Meanwhile, the town of Vernon slipped into a state of shock upon realization that its budget was going to take an incredible hit after the power plant, which was responsible for half of the town's tax base, would no longer be producing electricity. Businesses around the tri-state region wondered how the loss of 600 employees and their families would affect their bottom lines and real estate agents wondered what would happen to the housing market if all those homes went up for sale at the same time. Charities and event organizers who depended in a large part on Entergy's and its employees' largesse are scrambling to figure out who will fill the hole left when Entergy's wallet is no longer open.

But just as momentous as the decision to shutter the power plant was, the news that the state and Entergy were in discussions in how best to deal with Yankee's closure left many of us just as surprised. After so much disdain was expressed over the years by both sides, it was hard to envision them sitting together in closed-door sessions without coming to blows. But after several months of pragmatic discussions between Entergy and the state, there appeared to be a light shining from the tunnel that ends in December 2014.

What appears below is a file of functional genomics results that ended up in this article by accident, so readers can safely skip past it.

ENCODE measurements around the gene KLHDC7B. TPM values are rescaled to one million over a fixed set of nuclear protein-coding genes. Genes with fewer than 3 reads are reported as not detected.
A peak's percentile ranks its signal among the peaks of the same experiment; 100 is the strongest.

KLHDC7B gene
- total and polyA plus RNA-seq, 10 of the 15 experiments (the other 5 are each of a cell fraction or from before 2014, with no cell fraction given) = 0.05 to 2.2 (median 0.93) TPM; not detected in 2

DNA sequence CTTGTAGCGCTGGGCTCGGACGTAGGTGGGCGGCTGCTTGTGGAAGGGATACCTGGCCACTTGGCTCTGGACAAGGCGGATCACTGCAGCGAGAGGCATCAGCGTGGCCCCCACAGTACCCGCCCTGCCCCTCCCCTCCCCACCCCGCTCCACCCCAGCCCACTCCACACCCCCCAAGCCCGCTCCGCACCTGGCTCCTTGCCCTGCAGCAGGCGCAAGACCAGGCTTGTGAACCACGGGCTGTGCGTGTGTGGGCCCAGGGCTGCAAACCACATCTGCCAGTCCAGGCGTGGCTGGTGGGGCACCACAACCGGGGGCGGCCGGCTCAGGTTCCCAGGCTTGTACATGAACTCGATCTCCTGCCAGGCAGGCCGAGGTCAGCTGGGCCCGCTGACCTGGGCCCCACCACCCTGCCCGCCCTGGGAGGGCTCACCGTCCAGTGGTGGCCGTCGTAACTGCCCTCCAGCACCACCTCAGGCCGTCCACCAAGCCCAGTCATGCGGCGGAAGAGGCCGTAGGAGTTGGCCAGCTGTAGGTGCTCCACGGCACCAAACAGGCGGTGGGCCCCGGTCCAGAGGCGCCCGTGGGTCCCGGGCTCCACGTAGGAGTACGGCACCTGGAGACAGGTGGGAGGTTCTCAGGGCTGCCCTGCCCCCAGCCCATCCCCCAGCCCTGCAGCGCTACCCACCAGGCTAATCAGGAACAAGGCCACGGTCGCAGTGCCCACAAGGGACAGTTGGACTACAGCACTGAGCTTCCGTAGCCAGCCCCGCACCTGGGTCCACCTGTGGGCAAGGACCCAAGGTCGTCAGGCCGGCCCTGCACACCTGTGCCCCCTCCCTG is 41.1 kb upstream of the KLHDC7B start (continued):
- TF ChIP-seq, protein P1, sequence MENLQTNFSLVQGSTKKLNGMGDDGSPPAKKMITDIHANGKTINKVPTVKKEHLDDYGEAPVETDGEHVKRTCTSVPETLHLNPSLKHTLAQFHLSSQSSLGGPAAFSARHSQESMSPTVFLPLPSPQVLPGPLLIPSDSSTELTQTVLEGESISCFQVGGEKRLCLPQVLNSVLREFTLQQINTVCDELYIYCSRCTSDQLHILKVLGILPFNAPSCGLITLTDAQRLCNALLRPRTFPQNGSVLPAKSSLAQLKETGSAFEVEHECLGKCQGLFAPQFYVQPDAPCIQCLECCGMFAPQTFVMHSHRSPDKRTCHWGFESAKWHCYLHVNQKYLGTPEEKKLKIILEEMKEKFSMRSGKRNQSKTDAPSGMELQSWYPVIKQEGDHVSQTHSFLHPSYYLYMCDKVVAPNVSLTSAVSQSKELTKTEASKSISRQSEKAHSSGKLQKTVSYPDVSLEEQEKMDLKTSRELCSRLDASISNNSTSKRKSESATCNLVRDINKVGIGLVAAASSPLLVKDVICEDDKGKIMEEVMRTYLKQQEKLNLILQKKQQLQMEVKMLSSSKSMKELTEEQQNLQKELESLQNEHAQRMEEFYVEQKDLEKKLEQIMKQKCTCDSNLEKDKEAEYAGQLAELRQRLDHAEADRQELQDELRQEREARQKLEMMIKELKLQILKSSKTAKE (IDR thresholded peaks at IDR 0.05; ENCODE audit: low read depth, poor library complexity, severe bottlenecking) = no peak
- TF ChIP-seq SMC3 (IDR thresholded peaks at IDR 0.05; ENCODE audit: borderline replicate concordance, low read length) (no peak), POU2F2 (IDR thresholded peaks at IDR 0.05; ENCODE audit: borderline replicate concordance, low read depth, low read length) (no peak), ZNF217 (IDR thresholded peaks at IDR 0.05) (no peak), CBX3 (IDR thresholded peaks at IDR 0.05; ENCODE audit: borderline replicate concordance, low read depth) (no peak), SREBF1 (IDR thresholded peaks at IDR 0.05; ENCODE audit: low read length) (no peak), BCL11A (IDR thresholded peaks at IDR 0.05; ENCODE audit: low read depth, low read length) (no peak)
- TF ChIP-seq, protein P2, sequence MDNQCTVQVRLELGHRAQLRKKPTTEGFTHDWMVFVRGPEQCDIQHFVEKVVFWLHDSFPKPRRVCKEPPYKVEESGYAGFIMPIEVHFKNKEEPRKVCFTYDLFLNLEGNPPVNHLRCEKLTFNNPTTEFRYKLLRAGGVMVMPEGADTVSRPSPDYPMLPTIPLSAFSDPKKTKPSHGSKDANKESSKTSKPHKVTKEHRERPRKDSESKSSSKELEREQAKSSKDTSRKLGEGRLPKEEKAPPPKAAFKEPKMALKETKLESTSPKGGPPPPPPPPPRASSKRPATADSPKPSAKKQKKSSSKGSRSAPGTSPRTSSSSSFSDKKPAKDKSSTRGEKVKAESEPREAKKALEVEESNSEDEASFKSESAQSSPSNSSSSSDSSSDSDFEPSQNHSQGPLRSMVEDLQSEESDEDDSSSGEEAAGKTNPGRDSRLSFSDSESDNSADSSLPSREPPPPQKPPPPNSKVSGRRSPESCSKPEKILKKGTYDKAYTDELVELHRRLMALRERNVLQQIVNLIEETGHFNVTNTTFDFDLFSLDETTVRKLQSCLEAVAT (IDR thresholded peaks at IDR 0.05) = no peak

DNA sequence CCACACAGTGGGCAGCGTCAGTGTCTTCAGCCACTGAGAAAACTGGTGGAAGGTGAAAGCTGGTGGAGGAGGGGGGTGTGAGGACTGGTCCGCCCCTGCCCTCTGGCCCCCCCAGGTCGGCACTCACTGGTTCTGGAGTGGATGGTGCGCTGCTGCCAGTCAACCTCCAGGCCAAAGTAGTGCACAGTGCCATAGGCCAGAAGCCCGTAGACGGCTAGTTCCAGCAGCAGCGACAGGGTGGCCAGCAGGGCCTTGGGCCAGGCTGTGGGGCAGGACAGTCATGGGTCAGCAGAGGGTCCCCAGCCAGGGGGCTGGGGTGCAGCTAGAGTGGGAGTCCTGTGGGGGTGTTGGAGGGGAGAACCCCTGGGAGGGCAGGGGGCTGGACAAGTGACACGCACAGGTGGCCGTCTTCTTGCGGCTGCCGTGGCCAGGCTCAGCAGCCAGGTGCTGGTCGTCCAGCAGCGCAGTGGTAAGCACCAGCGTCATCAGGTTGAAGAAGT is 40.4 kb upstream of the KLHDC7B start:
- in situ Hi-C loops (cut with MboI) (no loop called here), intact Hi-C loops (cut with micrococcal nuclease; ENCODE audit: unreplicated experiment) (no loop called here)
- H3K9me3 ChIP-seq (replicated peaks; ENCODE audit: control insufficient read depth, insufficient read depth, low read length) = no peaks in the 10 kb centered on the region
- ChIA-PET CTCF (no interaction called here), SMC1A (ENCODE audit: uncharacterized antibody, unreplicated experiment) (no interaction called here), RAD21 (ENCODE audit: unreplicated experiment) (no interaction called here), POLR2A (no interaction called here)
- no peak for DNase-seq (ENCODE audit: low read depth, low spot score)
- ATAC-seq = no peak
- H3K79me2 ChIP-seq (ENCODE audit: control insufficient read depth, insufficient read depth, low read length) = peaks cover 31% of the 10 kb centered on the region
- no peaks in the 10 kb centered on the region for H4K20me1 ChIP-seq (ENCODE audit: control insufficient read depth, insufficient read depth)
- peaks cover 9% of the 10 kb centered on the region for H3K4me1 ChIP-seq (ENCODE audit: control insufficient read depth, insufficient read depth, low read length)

In what this paper described as a "grand bargain," Entergy agreed to give Windham County $10 million in economic aid, to release more than $5 million it had held in escrow for the Clean Energy Development Fund (half of which is assigned to the county), to drop any further lawsuits against the state, including one to recoup more than $5 million in legal fees for its successful federal lawsuit against the state, and to seed a "greenfielding" fund with a $25 million down payment.

But perhaps most welcome to the residents and businesses of the tri-state region was the news that Entergy wouldn't wait up to 60 years to clean up the site. Instead, its representatives promised that once the official decommissioning trust has accrued enough funds to do the job, it would commence with the project. It is hoped that cleanup can be finished before the end of the 2020s. Entergy also promised to remove all of the nuclear waste from the plant's spent fuel pool within the next seven years and place it in dry casks while the federal government continues its as yet fruitless quest to establish a repository to house all of the nation's nuclear waste.

And what did Entergy get in return? Simply put, the guarantee that the state won't fight the issuance of a certificate of public good for the plant's final year of operation, nor the construction of a facility to store Yankee's spent fuel.

We at the Reformer will continue to follow the unfolding story of Yankee's last year of operation, and into 2015 as the plant is shutdown, spent fuel is moved out of the reactor building and decommissioning planning begins in earnest. We will also continue to examine what the plant's closure will have on the region's economy and how the funding provided by Entergy might help to soften the impact.

But one thing's certain -- the announcement that Yankee will be closing next year is undoubtedly the No. 1 story of 2013.

Bob Audette can be reached at raudette@reformer.com, or at 802-254-2311, ext. 160. Follow Bob on Twitter @audette.reformer.